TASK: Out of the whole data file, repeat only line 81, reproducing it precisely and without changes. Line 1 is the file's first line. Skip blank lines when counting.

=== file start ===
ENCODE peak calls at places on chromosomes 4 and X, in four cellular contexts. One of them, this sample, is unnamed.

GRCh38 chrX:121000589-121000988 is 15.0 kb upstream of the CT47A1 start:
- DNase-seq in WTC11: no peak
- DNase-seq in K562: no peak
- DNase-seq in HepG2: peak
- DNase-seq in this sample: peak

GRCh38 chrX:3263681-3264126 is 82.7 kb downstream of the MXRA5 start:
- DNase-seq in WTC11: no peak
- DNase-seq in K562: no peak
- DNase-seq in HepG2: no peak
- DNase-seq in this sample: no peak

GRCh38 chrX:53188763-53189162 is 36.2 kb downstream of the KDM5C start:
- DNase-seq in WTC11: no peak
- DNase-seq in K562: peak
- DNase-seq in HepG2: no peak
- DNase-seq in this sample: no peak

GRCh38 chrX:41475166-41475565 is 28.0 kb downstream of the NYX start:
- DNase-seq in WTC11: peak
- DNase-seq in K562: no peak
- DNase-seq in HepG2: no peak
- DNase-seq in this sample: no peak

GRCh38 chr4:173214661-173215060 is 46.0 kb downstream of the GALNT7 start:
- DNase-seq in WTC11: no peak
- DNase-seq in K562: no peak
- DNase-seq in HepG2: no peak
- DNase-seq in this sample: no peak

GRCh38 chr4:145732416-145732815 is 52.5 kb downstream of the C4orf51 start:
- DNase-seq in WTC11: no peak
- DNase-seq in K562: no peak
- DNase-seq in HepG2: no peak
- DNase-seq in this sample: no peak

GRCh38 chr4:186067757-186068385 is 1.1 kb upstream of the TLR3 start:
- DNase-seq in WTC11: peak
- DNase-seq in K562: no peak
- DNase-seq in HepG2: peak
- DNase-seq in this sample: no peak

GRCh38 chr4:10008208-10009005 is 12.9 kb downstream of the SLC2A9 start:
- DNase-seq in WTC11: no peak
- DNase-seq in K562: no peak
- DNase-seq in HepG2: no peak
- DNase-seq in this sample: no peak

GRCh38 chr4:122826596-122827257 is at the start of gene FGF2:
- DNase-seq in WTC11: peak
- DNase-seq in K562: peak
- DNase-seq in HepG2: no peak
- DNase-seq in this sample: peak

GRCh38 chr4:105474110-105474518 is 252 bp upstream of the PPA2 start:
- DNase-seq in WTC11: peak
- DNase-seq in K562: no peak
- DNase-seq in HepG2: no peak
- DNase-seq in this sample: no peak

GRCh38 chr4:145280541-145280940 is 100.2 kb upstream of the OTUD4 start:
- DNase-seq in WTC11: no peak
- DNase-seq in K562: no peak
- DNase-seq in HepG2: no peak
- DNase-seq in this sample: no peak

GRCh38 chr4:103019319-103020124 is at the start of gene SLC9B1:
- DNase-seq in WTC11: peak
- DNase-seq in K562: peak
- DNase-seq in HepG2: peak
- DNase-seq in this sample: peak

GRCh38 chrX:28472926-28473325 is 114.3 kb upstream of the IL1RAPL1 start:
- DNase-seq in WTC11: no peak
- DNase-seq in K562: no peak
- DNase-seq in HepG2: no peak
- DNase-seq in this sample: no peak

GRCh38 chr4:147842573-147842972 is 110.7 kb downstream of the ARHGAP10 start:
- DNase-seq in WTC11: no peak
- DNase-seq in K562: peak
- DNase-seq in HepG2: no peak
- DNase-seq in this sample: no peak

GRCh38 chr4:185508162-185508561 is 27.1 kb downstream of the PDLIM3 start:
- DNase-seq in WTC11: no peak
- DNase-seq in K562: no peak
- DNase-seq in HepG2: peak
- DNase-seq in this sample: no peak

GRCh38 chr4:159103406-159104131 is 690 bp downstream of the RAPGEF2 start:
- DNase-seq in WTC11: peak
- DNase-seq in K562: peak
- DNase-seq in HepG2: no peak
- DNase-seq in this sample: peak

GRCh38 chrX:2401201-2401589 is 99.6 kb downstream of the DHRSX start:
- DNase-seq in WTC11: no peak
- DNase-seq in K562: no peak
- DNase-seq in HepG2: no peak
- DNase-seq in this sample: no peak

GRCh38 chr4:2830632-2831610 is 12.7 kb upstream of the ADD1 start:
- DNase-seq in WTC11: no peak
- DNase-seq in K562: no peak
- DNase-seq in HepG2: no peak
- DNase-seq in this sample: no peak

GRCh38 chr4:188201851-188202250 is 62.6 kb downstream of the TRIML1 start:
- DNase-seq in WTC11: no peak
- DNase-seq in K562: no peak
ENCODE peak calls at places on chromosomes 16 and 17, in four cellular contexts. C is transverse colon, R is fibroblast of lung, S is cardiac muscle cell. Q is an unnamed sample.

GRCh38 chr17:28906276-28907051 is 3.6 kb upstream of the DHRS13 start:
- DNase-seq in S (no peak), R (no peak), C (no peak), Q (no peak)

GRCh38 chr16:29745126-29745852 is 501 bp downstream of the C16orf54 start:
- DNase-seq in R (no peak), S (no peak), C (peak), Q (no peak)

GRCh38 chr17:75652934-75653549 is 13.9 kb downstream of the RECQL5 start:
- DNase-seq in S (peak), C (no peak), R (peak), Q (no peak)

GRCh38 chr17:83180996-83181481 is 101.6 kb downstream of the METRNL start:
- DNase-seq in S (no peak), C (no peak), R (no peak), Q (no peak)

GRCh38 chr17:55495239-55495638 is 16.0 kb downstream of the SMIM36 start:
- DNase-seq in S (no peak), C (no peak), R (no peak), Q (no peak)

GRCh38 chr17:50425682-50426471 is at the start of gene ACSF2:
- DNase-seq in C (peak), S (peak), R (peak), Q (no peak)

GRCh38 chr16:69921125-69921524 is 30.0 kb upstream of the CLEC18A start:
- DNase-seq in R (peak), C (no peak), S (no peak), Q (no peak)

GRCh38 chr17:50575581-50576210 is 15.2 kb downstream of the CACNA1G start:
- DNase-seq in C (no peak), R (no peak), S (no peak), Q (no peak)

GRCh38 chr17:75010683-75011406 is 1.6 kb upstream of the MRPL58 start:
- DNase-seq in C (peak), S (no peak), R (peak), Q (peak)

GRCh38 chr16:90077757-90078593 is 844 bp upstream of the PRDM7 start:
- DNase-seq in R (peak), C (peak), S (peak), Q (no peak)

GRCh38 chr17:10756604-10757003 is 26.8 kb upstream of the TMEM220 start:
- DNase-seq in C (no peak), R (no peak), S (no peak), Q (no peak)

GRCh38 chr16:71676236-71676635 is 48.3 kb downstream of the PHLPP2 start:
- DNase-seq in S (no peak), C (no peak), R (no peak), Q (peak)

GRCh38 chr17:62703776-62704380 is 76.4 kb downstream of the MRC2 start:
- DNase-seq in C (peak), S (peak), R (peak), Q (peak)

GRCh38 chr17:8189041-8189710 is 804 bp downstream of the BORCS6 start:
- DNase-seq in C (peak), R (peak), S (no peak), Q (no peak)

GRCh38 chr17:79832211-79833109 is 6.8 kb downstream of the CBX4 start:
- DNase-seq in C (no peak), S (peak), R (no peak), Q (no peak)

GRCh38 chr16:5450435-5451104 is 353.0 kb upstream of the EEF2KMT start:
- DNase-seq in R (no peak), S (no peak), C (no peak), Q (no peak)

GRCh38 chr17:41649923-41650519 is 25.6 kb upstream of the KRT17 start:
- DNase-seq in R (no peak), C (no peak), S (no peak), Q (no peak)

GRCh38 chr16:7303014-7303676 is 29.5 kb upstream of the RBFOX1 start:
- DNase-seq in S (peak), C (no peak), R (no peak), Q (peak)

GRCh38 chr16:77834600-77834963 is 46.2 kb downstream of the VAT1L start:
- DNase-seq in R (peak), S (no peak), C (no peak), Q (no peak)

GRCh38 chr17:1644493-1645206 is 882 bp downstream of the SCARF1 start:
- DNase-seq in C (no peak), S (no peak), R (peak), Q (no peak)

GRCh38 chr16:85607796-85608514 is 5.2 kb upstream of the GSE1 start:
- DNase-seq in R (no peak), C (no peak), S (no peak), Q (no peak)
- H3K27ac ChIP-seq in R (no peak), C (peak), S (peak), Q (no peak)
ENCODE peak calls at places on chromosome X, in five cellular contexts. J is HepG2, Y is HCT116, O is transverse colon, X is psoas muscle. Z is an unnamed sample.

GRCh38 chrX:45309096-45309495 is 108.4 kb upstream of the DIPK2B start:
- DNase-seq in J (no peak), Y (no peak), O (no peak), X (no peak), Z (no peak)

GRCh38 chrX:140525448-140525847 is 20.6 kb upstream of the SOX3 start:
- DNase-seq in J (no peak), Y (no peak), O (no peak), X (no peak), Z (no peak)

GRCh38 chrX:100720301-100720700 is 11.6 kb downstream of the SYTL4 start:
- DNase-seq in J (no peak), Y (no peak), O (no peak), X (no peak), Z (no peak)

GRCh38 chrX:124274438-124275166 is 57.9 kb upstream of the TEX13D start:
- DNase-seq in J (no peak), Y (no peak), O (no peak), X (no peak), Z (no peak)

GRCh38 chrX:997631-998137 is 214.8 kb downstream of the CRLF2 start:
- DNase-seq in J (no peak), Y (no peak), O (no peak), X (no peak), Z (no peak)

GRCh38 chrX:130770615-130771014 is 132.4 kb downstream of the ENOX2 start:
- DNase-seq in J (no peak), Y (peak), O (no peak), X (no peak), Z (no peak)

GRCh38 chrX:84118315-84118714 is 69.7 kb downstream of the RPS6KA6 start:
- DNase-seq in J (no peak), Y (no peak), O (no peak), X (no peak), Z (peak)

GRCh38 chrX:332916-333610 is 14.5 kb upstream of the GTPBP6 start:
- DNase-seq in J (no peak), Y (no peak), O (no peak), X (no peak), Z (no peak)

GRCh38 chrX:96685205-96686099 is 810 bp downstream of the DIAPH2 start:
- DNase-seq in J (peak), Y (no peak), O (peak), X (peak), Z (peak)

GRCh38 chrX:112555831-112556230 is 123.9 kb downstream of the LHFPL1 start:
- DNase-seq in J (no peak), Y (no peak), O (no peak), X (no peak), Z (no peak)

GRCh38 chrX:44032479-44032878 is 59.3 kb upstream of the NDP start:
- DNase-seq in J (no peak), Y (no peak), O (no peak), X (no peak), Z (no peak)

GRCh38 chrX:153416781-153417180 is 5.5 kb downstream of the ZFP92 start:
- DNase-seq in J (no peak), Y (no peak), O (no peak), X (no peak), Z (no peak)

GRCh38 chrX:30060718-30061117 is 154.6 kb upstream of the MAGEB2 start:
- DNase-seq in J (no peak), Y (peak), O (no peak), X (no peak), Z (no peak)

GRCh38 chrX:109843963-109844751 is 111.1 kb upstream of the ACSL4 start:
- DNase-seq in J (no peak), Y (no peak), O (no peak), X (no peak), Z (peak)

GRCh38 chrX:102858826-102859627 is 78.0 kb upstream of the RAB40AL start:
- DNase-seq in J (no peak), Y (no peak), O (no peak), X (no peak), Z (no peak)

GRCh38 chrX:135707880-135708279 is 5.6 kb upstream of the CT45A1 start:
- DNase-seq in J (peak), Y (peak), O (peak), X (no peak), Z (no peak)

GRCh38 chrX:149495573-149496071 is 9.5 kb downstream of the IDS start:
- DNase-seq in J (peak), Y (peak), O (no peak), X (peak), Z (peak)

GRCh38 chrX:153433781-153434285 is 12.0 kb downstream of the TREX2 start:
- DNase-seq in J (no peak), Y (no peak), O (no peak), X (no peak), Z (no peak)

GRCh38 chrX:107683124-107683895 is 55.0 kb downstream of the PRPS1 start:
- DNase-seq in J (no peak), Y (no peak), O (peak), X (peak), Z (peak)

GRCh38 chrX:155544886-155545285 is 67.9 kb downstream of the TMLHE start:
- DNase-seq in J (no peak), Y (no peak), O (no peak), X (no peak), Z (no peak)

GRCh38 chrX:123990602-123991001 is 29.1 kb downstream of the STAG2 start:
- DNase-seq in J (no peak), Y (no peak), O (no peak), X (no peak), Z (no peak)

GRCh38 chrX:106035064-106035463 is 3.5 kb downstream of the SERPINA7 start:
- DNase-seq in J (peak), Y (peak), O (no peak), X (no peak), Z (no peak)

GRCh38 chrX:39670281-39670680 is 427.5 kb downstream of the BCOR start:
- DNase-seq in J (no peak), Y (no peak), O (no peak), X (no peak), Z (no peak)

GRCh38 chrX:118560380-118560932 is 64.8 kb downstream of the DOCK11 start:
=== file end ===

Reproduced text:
- DNase-seq in this sample: peak